Friday, August 03, 2012

Vaethanan (Wanderings)

On Learning Torah

I wish to devote this issue to a discussion of the role of Torah study in Jewish life. This discussion is particularly germane at this time due to the confluence of several factors:

To begin with, this week’s parashah includes the first paragraph of Shema, which includes the verses: “And these words which I command you today shall be upon your heart; and you shall repeat /teach them to your children [diligently], speaking of them when you sit in your home and go in the road; and when you lie down and when you get up” (Deut 6:6-7).

Second: today (this Friday, Erev Shabbat, 15 Menahem Av 5772) marks the beginning of a new seven-and-a-half year cycle of study of the Daf Yomi, the Daily Page of Talmud, the thirteenth in number since this practice was introduced by Rabbi Meir Shapira of Lublin in 1923. Although not in any sense an obligatory mitzvah per se, this discipline of daily Talmud study, done in tandem with tens of thousands of Jews throughout the world, has become increasingly popular in many diverse circles. Each cycle it seems to attract more and more participants (see above, HY XIII: Pinhas).

Third: about two weeks ago, one of the outstanding Torah figures in the Haredi world, considered by many the gadol hador or posek hador, the embodiment of the traditional ideal of the talmid hakham Rabbi Yosef Shalom Elyashev, died at age 102.

Finally: on a more controversial note: the role of Torah study and specifically the exemption of yeshiva bakhurim from service in the Israeli Army, has been a subject of great public controversy in Israel over recent months, with no clear agreed solution in sight.

To return to the above-mentioned biblical verses: while these verses are understood in the narrow sense of the twice-daily recitation of Shema, they also, or even primarily, allude to Torah study. Rav Soloveitchik, in a discussion of Keriat Shema that was the subject of a public lecture on the occasion of his father’s yahrzeit (Shiurim le-zekher Avi Mar z”l, I: 37ff.), spoke of the opening verses of Shema as reflecting three different aspects of accepting God’s kingship: 1) accepting His kingship and His unity (HASHEM Elohenu HASHEM Ehad: Deut 6:4); 2) love of God (ve-ahavta: 6:5); 3) accepting His rule through Torah and its study (6:6-7). The first two are essentially inner attitudes of the soul—what are variously called hovot ha-levavot, “obligations of the heart” (as in R. Bahya ibn Paquda’s book of that title) or mitzvot temidiot, “constant mitzvot”—that is, underlying attitudes which, because they are not dependent upon any action, may and should be a constant feature of a person’s consciousness. By contrast, study of Torah involves a concrete, specific act or activity. The fact that a practical mitzvah, albeit an intellectual one, is identified as one of the ways of accepting God’s kingship—more so, say, than prayer or sacrifice, which are referred to as “service”—lends it a cardinal position within the structure of the mitzvot generally. As Rambam puts it in Sefer Hamitzvot, Aseh #5: “serve him in His Temple, serve him through His Torah.”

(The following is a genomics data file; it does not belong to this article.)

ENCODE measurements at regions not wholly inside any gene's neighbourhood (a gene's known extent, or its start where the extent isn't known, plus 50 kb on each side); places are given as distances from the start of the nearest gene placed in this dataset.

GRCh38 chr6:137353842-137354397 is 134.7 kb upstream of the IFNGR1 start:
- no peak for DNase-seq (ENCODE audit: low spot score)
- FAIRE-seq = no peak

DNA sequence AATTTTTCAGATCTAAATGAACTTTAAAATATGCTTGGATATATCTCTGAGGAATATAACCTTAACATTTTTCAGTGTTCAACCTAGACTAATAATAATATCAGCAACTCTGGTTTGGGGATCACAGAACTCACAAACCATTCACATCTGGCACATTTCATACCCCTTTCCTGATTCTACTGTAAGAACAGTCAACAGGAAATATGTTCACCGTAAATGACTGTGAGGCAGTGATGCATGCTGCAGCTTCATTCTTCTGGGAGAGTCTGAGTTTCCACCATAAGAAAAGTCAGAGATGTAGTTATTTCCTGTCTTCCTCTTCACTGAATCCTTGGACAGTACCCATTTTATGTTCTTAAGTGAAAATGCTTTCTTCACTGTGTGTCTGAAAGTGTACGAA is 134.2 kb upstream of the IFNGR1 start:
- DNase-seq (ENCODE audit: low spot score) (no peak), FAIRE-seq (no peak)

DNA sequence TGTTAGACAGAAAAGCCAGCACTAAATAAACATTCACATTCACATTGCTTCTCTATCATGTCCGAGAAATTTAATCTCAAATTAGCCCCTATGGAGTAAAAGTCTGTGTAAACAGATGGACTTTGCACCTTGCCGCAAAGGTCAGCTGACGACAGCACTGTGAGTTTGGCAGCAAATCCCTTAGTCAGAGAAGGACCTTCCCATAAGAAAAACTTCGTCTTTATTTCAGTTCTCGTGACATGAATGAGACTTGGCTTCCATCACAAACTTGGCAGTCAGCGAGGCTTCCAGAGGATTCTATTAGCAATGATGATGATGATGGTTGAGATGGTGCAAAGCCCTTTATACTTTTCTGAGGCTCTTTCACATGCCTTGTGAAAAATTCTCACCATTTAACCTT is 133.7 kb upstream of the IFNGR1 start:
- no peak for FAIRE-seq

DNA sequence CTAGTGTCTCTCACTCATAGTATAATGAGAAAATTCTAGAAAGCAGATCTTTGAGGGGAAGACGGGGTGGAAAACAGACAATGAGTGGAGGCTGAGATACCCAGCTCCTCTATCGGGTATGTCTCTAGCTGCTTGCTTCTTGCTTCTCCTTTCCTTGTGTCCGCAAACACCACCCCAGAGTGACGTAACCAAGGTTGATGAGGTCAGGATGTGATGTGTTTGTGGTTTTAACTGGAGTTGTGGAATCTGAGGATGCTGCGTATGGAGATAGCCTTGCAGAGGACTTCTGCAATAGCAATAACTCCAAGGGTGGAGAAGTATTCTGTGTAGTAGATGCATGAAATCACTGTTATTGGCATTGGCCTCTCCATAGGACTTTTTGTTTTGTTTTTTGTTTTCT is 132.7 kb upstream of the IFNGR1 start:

I once heard Rabbi Shlomo Riskin speak of Rambam’s Hilkhot Talmud Torah as giving three separate introductions or definitions of the commandment of Torah study:
First, that of teaching Torah. He begins, in 1:1-2, by stating that the parents, particularly the father, are obligated to teach their children Torah; thereafter to teach their grandchildren (which is seen as an especially powerful experience, almost Sinaitic in nature), and, more generally, for everyone capable of doing so to teach Torah “to all the students.” This definition is significant in that it is not at all concerned with an individual studying Torah for him/herself, but rather with transmitting knowledge and awareness of Torah to the next generation. In the forefront here is the concept of kehillat ha-mesorah, of Jewry as a community whose central source of vitality is based upon the tradition passed down from generation to generation, each person having personal responsibility to do his part in this process.

Secondly: studying Torah in a fixed and regular way every day. “Every person in Israel is required to study Torah—be he rich or poor, of sound body or wracked with pain and illness, old or young… he must fix a time to study Torah every day and every night” (1.8). A well-known midrash asserts that, upon his death, a person is asked three questions by the Heavenly Court: “Did you fix times for Torah? Did you engage honestly in your business dealings? Did you await redemption?” Torah study is seen as a central pillar of the well-lived life, alongside interpersonal ethics and messianic hope. This is the path of kevi’at itim la-Torah (which, incidentally, lies at the root of the Daf Yomi approach).

The third “beginning” speaks of one who wishes “to perform this mitzvah as is proper, and to be crowned with the crown of Torah” (3.6 ff.). Such a person must be prepared to submit to a very demanding discipline: to live an almost ascetic life, without comforts or luxuries; to dedicate himself to Torah intently, with long hours; to be a truly modest, humble person who eschews honor and power; and withal, not to live off charity, but to support himself in modest fashion by engaging in some form of remunerative activity a few hours a day.